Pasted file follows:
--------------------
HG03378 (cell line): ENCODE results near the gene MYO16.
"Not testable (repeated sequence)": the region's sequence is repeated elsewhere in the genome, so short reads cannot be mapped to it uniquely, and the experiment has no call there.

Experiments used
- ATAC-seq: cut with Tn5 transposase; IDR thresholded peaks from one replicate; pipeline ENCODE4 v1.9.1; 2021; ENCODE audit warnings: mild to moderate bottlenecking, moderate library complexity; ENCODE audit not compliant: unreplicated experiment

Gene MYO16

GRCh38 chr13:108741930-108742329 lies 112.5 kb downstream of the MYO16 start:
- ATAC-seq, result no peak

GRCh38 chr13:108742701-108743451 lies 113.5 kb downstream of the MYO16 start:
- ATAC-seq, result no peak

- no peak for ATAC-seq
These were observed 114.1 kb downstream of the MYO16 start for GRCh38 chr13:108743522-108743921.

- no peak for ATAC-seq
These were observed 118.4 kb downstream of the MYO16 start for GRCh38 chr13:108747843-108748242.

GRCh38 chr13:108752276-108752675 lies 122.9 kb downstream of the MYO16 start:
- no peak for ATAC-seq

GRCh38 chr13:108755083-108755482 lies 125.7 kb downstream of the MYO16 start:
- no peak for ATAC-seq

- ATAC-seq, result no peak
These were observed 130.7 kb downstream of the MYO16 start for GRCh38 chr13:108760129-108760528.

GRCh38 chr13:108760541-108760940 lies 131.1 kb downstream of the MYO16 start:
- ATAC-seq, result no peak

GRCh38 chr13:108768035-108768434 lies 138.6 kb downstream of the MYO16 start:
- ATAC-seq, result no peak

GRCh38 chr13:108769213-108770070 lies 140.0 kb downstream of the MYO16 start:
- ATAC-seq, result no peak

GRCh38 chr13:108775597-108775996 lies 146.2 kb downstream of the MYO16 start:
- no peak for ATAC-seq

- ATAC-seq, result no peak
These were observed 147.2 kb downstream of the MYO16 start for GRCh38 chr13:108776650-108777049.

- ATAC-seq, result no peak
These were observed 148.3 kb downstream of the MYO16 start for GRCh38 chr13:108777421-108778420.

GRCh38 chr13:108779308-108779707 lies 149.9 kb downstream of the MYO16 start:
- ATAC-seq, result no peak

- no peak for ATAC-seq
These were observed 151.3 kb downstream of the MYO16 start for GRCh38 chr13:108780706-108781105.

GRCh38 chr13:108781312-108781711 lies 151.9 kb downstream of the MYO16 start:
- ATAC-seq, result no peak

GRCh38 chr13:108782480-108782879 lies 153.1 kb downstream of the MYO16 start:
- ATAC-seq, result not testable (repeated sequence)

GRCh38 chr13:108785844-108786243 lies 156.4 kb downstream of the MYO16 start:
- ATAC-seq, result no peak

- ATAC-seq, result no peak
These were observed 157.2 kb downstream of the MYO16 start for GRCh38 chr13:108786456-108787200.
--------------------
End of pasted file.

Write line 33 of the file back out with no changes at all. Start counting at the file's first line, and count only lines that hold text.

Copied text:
- ATAC-seq, result no peak